Different kinds of threats to the environment have surfaced that did not use to exist, hundred years back. For instance, the saying about technology being a double-edged sword. The earth now faces burgeoning waste from electronic gadgets bought and replaced without a second thought by the larger proportion of the world population for the sake of being up-to-date. In America, such activity generates 70% of total toxic waste. Everybody is aware enough of the hazards this entail. Yet, for the most part, they choose not to act.
July 2020 and all the world’s eyes will be locked on Tokyo. One year from now, the Japanese capital will host the Summer Olympics- the Greatest Show on Earth. Every host city aspires to attract attention and decks itself with extravagance. The Japanese have however already managed to catch the world’s fancy- by “making a statement on sustainability”; they are recycling old electronics and forging Olympic medals out of them! In early 2017, the Tokyo Organising Committee of the Olympic and Paralympic Games(TOCOG) conceived the “Tokyo 2020 Medal Project” under the theme “Be better, together- for the planet and the planet”, turned it into an official “Tokyo 2020 Nationwide Participation Programme” (by their own words) and set about collecting used electronic devices from their compatriots from April 1,2017 to March 31,2019. Signature yellow donation boxes were placed in post offices and other strategic places all over the country in a bid to make this edition of the Olympics the most sustainable and environmentally friendly ever. The process in brief then goes like this- the collected devices are first classified, smelted and dismantled. Then, gold is extracted from them, which undergoes a refining process. What remains at last, is pure gold. This is the first time that medals are being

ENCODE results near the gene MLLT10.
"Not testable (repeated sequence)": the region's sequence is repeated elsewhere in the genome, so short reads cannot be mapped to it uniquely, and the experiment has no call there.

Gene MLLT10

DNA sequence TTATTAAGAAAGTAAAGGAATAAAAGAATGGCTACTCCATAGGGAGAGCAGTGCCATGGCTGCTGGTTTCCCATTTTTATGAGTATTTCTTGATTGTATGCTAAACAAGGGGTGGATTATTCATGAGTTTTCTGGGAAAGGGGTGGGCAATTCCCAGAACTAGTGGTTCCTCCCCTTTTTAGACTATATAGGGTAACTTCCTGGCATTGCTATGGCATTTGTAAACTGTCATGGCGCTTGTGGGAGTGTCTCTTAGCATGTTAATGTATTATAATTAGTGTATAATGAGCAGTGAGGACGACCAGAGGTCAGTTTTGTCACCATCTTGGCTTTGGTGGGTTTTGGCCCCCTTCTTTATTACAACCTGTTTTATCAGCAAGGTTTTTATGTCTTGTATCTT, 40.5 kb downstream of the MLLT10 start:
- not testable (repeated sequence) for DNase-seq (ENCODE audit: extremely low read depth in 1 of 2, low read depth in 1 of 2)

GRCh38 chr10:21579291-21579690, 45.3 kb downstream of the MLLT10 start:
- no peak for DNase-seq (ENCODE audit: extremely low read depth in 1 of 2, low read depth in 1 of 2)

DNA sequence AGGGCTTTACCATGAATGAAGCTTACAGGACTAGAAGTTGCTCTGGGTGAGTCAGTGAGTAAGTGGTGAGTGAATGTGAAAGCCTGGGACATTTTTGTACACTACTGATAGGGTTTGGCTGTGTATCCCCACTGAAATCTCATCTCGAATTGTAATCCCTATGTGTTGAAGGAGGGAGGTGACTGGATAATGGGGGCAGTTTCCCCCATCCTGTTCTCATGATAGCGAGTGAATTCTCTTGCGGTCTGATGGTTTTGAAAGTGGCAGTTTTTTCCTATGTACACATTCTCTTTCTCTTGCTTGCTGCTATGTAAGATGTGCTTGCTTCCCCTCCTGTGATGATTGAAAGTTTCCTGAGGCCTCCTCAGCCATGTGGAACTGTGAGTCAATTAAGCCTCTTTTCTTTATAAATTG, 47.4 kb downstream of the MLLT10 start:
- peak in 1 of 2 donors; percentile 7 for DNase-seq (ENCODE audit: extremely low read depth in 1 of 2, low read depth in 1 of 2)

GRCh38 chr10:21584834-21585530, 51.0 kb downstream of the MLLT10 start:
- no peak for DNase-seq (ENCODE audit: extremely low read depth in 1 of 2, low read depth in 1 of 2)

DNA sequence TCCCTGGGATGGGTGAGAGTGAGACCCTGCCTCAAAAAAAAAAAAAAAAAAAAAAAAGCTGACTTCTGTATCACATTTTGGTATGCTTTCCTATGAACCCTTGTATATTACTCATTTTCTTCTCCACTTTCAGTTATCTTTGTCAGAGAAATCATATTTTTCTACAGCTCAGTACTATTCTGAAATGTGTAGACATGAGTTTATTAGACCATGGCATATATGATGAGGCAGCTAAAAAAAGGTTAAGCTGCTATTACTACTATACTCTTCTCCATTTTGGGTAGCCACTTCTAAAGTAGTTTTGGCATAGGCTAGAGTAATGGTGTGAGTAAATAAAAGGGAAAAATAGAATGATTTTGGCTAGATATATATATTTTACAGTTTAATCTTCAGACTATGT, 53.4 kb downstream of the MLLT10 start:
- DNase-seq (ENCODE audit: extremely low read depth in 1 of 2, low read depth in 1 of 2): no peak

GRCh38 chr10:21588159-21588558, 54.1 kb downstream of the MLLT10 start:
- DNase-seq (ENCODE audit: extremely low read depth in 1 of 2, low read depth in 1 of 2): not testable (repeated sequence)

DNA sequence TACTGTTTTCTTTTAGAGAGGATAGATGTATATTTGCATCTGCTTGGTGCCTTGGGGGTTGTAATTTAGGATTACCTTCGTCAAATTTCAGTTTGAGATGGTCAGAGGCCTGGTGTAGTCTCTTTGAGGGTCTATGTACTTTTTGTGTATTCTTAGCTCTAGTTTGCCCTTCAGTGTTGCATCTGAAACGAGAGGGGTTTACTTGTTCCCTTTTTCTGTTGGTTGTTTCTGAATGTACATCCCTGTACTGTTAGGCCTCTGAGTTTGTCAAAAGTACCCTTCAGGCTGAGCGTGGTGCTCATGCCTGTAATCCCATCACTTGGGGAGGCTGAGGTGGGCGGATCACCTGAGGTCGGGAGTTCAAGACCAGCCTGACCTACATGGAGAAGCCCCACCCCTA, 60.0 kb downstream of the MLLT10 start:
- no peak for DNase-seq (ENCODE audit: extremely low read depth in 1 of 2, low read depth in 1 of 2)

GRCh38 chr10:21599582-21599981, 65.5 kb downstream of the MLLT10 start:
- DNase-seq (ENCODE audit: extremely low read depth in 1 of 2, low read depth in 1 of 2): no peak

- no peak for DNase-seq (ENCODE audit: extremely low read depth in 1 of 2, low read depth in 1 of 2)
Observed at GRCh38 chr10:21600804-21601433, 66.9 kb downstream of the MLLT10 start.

As statistics stand, 32 kg of gold, 3,500 kg of silver and 2,200 kg of bronze were recovered from 78,985 tons of electronic devices, which included 6.21 million old mobile phones. Over 90% of Japanese cities, towns and villages participated in the project. To mark the one year countdown to the opening ceremony of the Games, the medal designs were unveiled on July 24. They reflect patterns of light which symbolise the energy of the athletes and supporters. Trust the Japanese to find meaning in everything!
When it comes to championing the cause of our environment, this country- peopled by famously resourceful citizens- is not chilling out. Nor should you, as the TOCOG theme goes- “…for the planet and the people”.